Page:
More than 2,000 people packed the beach and luau grounds of King Kamehameha’s Kona Beach Hotel on Saturday for the 19th annual Kona Brewers Festival. Forty breweries from Hawaii and the mainland offered an assortment of ales and lagers served alongside food prepared by chefs from 40 of the Big Island’s top restaurants. Pupu ranged from sweet and savory island specialties such as fresh fish and barbecued meats to decadent desserts of chocolate and lilikoi.
This main event is the culmination of a three-day celebration that includes a Brewers Paina Dinner and Art Auction, a Suds and Sea Benefit Cruise, the Run for the Hops 10K and 5K races, and the Kona Brewers Festival Homebrew Competition.
“The best thing about the Kona Brewers Festival is that it’s a heartfelt community event,” Kate Jacobson, the event’s executive director, said. “Everybody on the ground is either hauling waste, they’re passing out posters, or they’re sorting T-shirts. It takes over 600 volunteers to put it all together and what’s unique about it, is that all these volunteers (benefit from) the funds that we will raise today. There’s a lot of money going back to nonprofits working on behalf of children, education and the environment.”
This year, Hawaii County recognized the festival and its organizers for having donated more than $700,000 in the past 19 years, and the Governor’s Office proclaimed March 8 as Kona Brewers Festival Day.
“This came about as a celebration of our first birthday in February of 1996,” said Mattson Davis, President of Kona Brewing Co. “In 1997, we moved it to March and we decided to keep it the second Saturday in March ever since. This year we had about 800 tickets available online and they sold out in about seven minutes. It was exciting, but also kind of a bummer because we knew we were going to have some disappointed people.”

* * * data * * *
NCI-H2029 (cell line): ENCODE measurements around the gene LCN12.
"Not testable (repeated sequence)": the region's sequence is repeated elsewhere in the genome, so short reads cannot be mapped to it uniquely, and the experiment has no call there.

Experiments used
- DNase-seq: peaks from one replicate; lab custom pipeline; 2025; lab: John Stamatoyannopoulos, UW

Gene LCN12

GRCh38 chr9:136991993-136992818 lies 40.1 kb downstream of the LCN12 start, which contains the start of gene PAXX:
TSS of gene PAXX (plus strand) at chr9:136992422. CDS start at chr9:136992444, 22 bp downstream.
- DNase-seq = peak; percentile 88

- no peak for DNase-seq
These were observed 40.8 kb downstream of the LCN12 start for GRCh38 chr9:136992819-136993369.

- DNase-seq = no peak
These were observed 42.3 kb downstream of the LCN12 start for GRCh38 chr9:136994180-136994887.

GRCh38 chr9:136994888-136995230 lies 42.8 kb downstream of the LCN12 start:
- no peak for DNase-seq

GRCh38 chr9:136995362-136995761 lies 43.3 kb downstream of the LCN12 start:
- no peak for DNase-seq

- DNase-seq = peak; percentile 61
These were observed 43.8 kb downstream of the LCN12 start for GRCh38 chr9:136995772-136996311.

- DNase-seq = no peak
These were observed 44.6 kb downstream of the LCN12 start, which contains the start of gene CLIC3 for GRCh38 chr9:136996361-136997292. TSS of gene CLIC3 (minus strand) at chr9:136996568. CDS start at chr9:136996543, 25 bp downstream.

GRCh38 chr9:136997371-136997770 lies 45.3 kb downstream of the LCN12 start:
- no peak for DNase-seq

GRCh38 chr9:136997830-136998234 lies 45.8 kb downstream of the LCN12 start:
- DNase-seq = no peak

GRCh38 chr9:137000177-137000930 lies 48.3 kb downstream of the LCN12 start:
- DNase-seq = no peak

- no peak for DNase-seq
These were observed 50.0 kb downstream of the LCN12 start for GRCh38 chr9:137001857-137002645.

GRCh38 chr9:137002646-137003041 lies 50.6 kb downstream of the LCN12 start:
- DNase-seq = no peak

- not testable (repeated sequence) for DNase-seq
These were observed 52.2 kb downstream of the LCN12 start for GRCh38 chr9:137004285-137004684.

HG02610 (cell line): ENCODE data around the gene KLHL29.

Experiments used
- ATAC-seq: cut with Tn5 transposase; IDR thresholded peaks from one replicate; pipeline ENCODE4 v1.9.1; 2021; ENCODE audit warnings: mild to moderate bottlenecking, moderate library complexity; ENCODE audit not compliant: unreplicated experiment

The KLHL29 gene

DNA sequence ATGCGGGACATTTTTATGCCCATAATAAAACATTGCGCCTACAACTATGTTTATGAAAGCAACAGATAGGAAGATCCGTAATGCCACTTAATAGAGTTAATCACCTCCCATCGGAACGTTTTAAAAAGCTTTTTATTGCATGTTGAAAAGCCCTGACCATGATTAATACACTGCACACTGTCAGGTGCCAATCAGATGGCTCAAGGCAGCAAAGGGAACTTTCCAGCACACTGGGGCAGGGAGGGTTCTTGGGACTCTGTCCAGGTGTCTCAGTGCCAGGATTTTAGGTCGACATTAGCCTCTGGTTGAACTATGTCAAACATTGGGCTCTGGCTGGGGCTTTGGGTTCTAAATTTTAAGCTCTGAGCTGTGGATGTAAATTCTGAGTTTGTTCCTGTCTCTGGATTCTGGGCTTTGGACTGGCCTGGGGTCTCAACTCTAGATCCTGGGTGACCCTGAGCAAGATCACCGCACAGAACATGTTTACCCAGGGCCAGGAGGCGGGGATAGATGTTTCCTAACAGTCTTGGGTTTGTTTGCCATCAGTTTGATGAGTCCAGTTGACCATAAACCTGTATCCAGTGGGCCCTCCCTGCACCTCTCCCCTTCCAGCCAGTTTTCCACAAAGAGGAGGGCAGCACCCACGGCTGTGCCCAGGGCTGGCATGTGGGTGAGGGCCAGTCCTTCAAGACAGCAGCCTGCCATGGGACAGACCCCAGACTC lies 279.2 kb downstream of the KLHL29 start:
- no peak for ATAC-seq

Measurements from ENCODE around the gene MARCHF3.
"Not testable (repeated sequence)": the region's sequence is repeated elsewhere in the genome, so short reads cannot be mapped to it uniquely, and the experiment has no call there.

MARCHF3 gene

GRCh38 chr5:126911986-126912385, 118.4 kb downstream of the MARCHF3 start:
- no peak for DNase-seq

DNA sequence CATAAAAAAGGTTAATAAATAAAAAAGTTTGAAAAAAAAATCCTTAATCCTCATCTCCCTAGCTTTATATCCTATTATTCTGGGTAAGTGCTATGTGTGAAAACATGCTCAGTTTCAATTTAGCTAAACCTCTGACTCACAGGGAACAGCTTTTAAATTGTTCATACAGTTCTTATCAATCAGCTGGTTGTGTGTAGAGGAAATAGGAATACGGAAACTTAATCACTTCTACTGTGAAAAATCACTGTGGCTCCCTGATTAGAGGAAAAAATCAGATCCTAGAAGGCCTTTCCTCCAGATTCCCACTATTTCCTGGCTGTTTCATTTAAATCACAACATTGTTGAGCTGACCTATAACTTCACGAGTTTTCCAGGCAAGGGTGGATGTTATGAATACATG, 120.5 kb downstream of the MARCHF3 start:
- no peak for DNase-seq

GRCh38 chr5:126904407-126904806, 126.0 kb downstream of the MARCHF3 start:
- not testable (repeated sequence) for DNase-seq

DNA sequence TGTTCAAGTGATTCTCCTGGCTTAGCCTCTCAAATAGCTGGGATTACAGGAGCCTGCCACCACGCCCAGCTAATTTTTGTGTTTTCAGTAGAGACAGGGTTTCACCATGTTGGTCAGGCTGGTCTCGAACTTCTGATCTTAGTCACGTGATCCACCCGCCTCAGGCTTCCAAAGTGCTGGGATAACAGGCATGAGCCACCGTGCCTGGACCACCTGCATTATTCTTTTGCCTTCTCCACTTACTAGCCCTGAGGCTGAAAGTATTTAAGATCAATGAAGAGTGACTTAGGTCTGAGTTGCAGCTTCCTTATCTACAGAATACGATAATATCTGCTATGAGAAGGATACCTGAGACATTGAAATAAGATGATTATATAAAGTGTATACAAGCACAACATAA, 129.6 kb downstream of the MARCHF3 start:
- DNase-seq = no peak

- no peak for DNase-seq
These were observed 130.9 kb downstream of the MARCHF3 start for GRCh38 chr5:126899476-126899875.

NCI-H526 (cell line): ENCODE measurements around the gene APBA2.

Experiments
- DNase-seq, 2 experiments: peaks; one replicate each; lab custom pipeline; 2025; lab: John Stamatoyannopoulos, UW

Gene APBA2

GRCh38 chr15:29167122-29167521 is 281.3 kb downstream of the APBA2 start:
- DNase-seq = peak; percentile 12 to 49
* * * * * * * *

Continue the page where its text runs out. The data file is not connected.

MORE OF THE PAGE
The festival also has achieved the status of a “zero waste” event.
“As beneficiaries representing Innovations Public Charter School, we applied to be a beneficiary of the festival, and our part in it was to create the Zero Waste Program,” Krista Donaldson, the festival’s sustainability coordinator, said. “We’re now in our seventh year of zero-wasting. Last year we finally achieved our goal of 10 percent of our waste going to the landfill and 90 percent of our waste being biodegraded and recycled.”
“We’re trying to make smart choices with our resources,” she said. “Once we collect all the waste, it’s taken to Innovations Public Charter School where we do soil experimentation with composting and actually turn this discarded waste into soil, which we use to grow food.”
Also on hand for festival goers was an entertainment lineup that included music by Anthrophony, Ms Demeanor and the Felons, and Lorenzo’s Army, with the highlight of the evening being the Trash Fashion Show.
“We try to give different bands a chance to play every year,” Thayla Davis, entertainment coordinator for the festival, said. “It’s nice to have some fresh entertainment. We try to stick with Big Island entertainment. However, we might try to get a bigger act next year since it will be our 20-year anniversary.”
Plans are already underway for next year’s festival. “We’re trying to figure out some ways of how to really push the 20th anniversary event next year,” Mattson Davis said.
“The silence of everybody being here during the opening blessing is a very special moment,” Davis said. “I’m already excited about how we’re going to make the 20th anniversary happen and I’m already thinking about the 25th. I really want to jump up the financial benefits that we create from this event. We have a really good system of getting the funds we raise to good sources and we have very little overhead. It’s just a great set of events, and we’re now just looking for something to make it even better.”